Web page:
It's not often that cauliflower becomes a main dish, but this shawarma is one of Berber & Q's most popular dishes – and it's a showstopper. 

"What I love most about cauliflower is its versatility. It works brilliantly as a soup and in salads, as well as an accompaniment to most meat and fish. But it can more than hold it’s own as the main component of any dish. I like to serve cauliflower whole. There is an element of theatre to it when brought to the table fresh from the barbecue or out of the oven, especially when burnt on the edges and emanating the smell of smoke from the fire," says Josh Katz, Berber & Q's head chef and co-owner. 

Ingredients

  • 1 whole cauliflower
  • Shawarma-spiced butter
  • 40g unsalted butter, softened to room temperature
  • 1 lemon, juiced
  • 1 garlic clove, minced
  • 1½ tbsp coriander, finely chopped

Shawarma spice mix

  • 1tbsp cinnamon
  • 1tbsp sumac
  • 1½ tsp ground cumin
  • ½ tsp pimento (allspice)
  • Pinch of nutmeg
  • Pinch of ground cardamom

Tahini

  • 80g raw tahini
  • 25ml lemon juice, freshly squeezed
  • 1-2 garlic cloves, crushed or finely chopped
  • ½ tbsp Maldon Salt

For the garnish

  • 2 tbsp pomegranate seeds
  • 1 tbsp pomegranate molasses (thinned down with water)
  • 1½ tbsp pine nuts, toasted
  • 1 tsp dried rose petals
  • 1½ tbsp parsley, finely chopped

Method

BBQ TIPS

  1. Try sourcing some chunks of wood to sit atop of your burning coals on the barbecue. There is a vast array of different woods available that can be picked to suit whatever is being cooked, ranging from hickory to mesquite and including apple, cherry or oak. Smoke emanating from the wood can be used to enhance the flavour of whatever is positioned directly above it. Cauliflower is particularly susceptible to this and benefits greatly from the addition of smokiness.
  2. A barbecue can be set up for 2-zone cooking quite easily. It’s a common assumption that BBQ cooking largely involves grilling for relatively short periods of time directly over hot burning coals. Banking the coals to one side of your BBQ and positioning a larger piece of meat to the opposite side enables indirect cooking for longer periods of time. In this way, a BBQ can easily be turned into an oven, with the added benefit of imparting a smoked BBQ flavour to whatever is being cooked. Just remember to put the lid on your barbecue whilst ensuring the vents remain at least partially open to ensure a continuous airflow.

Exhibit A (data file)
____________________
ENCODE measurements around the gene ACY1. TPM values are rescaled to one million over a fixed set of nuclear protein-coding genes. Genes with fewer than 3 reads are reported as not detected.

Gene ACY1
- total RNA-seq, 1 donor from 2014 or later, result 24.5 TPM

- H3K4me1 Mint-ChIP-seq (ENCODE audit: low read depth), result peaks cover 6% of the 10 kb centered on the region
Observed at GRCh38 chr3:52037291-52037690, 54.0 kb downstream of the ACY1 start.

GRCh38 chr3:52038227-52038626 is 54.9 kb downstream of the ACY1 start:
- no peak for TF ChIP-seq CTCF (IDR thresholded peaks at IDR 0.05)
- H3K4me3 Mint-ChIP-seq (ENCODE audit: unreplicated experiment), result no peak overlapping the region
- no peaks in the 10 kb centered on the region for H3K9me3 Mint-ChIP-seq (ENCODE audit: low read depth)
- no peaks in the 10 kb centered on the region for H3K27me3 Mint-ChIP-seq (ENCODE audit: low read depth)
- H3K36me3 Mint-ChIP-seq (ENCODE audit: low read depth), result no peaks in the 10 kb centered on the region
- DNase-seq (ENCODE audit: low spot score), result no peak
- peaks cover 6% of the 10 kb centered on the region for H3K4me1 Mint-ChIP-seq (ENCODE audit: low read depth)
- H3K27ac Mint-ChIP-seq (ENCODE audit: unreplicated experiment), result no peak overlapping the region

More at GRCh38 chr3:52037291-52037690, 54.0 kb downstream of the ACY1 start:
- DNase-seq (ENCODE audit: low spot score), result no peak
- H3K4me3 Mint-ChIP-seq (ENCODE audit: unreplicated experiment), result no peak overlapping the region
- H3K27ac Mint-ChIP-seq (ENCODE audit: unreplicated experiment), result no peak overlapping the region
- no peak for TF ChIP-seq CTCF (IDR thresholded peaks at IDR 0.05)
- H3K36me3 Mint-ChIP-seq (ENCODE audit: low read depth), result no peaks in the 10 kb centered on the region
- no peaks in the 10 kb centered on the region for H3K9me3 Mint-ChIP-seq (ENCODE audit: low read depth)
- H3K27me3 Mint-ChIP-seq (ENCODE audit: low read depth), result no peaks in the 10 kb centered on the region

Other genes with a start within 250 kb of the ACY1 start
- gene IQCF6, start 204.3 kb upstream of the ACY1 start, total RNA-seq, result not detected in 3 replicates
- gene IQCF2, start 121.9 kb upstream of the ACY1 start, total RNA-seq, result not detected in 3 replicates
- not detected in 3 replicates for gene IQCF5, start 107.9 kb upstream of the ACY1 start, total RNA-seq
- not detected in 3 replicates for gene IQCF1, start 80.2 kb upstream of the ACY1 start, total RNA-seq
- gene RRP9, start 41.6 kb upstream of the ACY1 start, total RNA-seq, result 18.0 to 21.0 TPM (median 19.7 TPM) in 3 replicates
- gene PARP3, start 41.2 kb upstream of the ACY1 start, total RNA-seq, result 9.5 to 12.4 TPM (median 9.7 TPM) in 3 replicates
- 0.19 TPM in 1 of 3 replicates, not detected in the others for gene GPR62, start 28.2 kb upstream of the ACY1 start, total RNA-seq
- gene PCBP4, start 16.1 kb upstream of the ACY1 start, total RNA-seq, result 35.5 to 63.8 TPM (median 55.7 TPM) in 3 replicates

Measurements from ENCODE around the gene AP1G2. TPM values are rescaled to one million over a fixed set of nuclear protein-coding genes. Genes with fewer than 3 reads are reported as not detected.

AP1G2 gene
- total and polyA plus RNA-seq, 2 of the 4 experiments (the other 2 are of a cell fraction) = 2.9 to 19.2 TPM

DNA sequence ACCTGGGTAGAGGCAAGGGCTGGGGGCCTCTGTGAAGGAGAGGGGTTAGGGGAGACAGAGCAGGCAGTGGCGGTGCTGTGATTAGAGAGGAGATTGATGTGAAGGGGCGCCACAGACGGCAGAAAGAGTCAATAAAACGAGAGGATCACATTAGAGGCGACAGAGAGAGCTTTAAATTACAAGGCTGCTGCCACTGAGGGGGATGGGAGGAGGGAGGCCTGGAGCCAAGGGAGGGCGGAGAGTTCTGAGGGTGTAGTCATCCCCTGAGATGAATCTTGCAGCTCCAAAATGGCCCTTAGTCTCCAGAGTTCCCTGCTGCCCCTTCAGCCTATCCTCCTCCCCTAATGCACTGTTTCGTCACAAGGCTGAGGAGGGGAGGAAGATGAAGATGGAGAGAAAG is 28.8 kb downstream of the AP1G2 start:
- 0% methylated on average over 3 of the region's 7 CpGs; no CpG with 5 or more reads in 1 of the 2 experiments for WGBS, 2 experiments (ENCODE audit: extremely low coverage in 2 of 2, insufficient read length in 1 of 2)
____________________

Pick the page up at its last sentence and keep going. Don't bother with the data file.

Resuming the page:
1. Trim the outer cauliflower leaves, but don’t be afraid to leave some on – they have great taste and add to the aesthetic of the dish when burnt and crisped on the barbecue.
  2. Place the cauliflower in enough salted water to cover and bring to the boil on a high heat. Once the water is boiling, turn the heat down to medium so it has a gentle roll, and continue to cook for approximately 8-10 minutes. The intention is to par-cook the cauliflower before finishing it on the BBQ. It should be removed from the water when pierced firmly with a knife whilst retaining some resistance.
  3. Whilst the cauliflower is in the water, prepare the tahini. Whisk all the ingredients in a large bowl and gradually add ice-cold water. At first the tahini will form a lumpy paste, but continue to add liquid and keep whisking until it gradually turns into a smooth and silky sauce. The amount of water is determined by the individual preference for consistency.
  4. Make the shawarma-spiced butter by combining the softened butter, minced garlic, lemon juice and shawarma spice mix in a blender. Fold in the chopped coriander to combine. 
  5. Brush the cauliflower liberally all over with the butter, and where possible, try and get beneath the floret canopy to reach the inner sections of the cauliflower. Retain some of the butter for brushing at a later stage.
  6. Prepare a BBQ for grilling. If using charcoal, bank the coal to one side for direct grilling and leave an area for indirect cooking. When the BBQ is searing hot, grill the cauliflower on direct heat until such time that it blackens on its outer edges. Turn the cauliflower throughout so as to ensure that it gets colouration all over. The aim is to burn the cauliflower in parts. This lends not only flavour, but also is pleasing on the eye and a key aspect of the presentation. Throughout the cooking process continue to brush with any leftover butter.
  7. Once the cauliflower has been sufficiently grilled to satisfaction and is cooked through, remove from the heat and transfer to a plate. Spoon over the tahini sauce and pomegranate molasses, and finish the dish by sprinkling the rose petals, pine nuts and chopped parsley over the top. An optional drizzle of olive oil adds a nice glossy finish.

berberandq.com.